Can I retrieve the current operating system (Windows, Linux, OS X, ..) using pure Vimscript (no Python or Perl)?

I want to enable different settings in my (synchronized) .vimrc for different types of operation systems I am using.

  • Could you provide some specific examples of OS-dependent behaviours that you seek to implement? Mar 16, 2015 at 8:47
  • @200_success I have some scripts and key bindings for MS TFS and msbuild that are pretty useless in non-Windows environments, while I don't need tmux support in gVim on Windows. In addition, there are different fonts installed on different systems, and paths may differ as well.
    – muffel
    Mar 16, 2015 at 8:52

6 Answers 6


The best way is to use has(), with this function you can check for features of Vim; OS specific features from :help feature-list:

macunix                 Macintosh version of Vim, using Unix files (OS-X).
unix                    Unix version of Vim.
win32                   Win32 version of Vim (MS-Windows 95 and later, 32 or
                        64 bits)
win32unix               Win32 version of Vim, using Unix files (Cygwin)

And some older (semi-deprecated) systems:

amiga                   Amiga version of Vim.
os2                     OS/2 version of Vim.
win16                   Win16 version of Vim (MS-Windows 3.1).
win64                   Win64 version of Vim (MS-Windows 64 bit).
win95                   Win32 version for MS-Windows 95/98/ME.


if has('win32')
    echo "Someone please open the Window(s)!"

An alternative way with more flexibility is to call the external uname, this also allows you to get the version number and such:

let uname = system('uname -a')

Note that uname isn't present on most Windows systems.

It's generally best to use feature detection, rather than OS detection. For example by using one of the features in has() or checking if some path exists. 200_success' post gives a good overview of that, so I'll not repeat the same content here.

  • 7
    Very important to note romainl's answer if you want it to work on OS X, though.
    – Rich
    Mar 16, 2015 at 10:33
  • 2
    +1 for pointer to :h feature-list
    – JESii
    Jun 4, 2017 at 19:18

has() sounds like a good idea until you try it on Mac OS X: in the default /usr/bin/vim, has('unix') is true but both has('macunix') and has('mac') are false while, in the regular MacVim download, all three are true whether you use the GUI or the TUI.

So the best solution is a mix of has('winXX') for Windows and uname on unix-like systems. Note that the output of uname ends with a newline so it must be cleaned before use.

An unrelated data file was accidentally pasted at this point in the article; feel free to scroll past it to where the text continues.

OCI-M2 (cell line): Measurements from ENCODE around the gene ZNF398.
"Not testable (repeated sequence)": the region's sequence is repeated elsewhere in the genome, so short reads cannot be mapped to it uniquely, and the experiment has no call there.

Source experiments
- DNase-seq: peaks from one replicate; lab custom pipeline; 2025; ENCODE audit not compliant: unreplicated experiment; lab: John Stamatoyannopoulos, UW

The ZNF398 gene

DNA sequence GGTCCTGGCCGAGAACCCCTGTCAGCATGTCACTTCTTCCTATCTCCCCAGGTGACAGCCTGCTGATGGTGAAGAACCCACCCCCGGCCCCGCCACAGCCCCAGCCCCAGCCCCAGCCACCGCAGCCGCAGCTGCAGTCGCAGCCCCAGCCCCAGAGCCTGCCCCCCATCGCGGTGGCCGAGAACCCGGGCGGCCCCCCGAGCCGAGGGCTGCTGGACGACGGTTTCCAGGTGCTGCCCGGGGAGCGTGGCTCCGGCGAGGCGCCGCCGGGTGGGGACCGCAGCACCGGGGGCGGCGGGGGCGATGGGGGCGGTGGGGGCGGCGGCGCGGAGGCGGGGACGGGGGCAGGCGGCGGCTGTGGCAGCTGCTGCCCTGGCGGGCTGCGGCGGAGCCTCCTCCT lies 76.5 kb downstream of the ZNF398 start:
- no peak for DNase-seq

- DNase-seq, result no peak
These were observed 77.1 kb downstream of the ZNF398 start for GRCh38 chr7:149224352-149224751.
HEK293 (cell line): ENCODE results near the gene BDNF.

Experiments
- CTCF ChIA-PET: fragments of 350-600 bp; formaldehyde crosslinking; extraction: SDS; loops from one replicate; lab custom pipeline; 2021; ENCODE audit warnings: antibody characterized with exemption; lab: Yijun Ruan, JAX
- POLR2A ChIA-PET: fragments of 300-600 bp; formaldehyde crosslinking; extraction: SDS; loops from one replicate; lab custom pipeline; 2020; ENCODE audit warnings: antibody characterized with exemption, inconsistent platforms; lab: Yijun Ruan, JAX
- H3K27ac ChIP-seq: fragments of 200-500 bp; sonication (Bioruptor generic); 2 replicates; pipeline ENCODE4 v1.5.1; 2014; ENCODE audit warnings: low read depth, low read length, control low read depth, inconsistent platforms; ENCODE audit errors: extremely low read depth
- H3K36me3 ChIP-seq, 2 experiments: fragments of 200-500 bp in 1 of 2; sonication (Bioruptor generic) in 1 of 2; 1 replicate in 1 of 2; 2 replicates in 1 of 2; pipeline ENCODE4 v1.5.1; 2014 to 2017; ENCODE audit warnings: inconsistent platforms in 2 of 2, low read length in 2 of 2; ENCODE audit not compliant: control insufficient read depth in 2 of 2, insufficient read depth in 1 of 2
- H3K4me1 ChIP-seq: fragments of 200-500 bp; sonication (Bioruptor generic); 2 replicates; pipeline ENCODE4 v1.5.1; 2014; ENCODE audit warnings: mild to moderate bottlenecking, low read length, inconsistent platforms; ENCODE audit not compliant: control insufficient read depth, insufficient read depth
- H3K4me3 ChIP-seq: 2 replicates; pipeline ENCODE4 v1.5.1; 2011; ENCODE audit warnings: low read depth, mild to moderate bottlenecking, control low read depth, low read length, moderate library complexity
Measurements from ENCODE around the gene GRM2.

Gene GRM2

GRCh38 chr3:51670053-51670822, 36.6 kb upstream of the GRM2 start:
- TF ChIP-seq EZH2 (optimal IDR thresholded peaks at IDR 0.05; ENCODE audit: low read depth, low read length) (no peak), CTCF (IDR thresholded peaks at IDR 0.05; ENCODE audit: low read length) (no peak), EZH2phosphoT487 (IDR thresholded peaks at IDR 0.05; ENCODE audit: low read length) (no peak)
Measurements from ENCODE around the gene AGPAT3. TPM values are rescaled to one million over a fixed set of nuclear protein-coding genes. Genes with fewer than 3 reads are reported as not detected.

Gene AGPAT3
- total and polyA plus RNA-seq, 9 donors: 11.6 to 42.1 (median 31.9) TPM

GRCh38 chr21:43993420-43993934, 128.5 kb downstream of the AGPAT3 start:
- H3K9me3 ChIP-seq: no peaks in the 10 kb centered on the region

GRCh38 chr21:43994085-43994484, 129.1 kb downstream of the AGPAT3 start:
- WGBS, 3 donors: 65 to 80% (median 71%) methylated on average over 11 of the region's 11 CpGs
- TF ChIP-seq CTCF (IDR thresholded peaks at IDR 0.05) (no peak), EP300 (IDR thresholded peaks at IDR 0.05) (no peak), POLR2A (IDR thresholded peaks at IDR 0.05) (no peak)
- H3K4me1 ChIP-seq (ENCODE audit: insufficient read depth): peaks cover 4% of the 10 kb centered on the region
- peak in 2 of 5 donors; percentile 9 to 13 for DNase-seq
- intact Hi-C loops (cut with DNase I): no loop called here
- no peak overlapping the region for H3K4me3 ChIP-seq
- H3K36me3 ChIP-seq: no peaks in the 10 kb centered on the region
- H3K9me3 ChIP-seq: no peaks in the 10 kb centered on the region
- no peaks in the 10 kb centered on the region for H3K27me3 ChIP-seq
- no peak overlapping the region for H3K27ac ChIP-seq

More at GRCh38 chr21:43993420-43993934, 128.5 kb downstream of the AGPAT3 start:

Here is the code I've been using for a while, updated for win64:

if !exists("g:os")
    if has("win64") || has("win32") || has("win16")
        let g:os = "Windows"
        let g:os = substitute(system('uname'), '\n', '', '')

After that, you can use the g:os variable anywhere in your vimrc:

if has("gui_running")
    if g:os == "Darwin"
        set guifont=Fira\ Mono:h12
    elseif g:os == "Linux"
        set guifont=Fira\ Mono\ 10
    elseif g:os == "Windows"
        set guifont=Fira_Mono:h12:cANSI
  • 1
    Well, OSX is a UNIX system, I believe it's even "certified UNIX". So has('unix') is accurate. It's odd that has('macunix') is false, though. This almost sounds like a bug? Mar 16, 2015 at 10:48
  • 2
    I did some checking, and has('macunix') seems to depend on MACOS_X_UNIX, which is set if uname is Darwin in the configure script... Mar 16, 2015 at 10:56
  • 1
    @Rich Yes, and that's documented as such. This is really the sane thing to do, do you care if your app is 32 or 64 bits? I don't. The reason it's called 'win32', is because that's the name Microsoft choose for their Windows NT API. Naming things isn't Microsoft's strong point. Mar 16, 2015 at 16:55
  • 2
    has('unix') is also true on Windows Git Bash, so it's not very useful for distinguishing real unix from emulated.
    – wisbucky
    Jun 5, 2018 at 9:45
  • 1
    @wisbucky why would you want to distinguish emulated unix? The emulator means to be compatible in the first place.
    – lilydjwg
    Aug 21, 2021 at 12:26

Environment variables would be useful.

To detect tmux, you could check if !empty($TMUX) or if $TERM == 'screen'.

You can also deduce the operating system from environment variables such as $MACHTYPE (which is set by Bash) or $PATH.

To detect whether a feature such as TFS is installed, you can use the executable() function.

  • 1
    "$MACHTYPE (which is set by Bash)". Actually, if a variable is set by Bash, that means it is not an environment variable, and you will not be able to access it in vim simply with $MACHTYPE. You will have to do something like let machtype=system('echo -n $MACHTYPE') first.
    – wisbucky
    Jun 6, 2018 at 0:02

As others have already indicated, a reliable detection can be tricky. Better not reinvent the wheel, so I'd like to mention the vim-misc library, which provides xolox#misc#os#is_mac() and xolox#misc#os#is_win() functions.


I tried has('unix'), but I didn't find it helpful since all my Linux, Mac, and Windows Git Bash returned true for it.

I found uname to be suitable as it distinguishes between Linux, Mac, Windows, without too much granularity.

let uname = substitute(system('uname'), '\n', '', '')
" Example values: Linux, Darwin, MINGW64_NT-10.0, MINGW32_NT-6.1

if uname == 'Linux' || uname == 'Darwin'
    " do linux/mac command
else " windows
    " do windows command

I use this on my vimscript, currently on Vim v8.0:

if has("mac")
elseif has("win32")
    "all Windows, ie win32,win64
elseif has("win32unix")
elseif has("bsd")
    "BSD-based, ie freeBSD"
elseif has("linux")

This covers most of the OS, I hope. One should use has(feature) if possible, and avoid uname, since uname is not portable (ie not available on non-unix-like OS)

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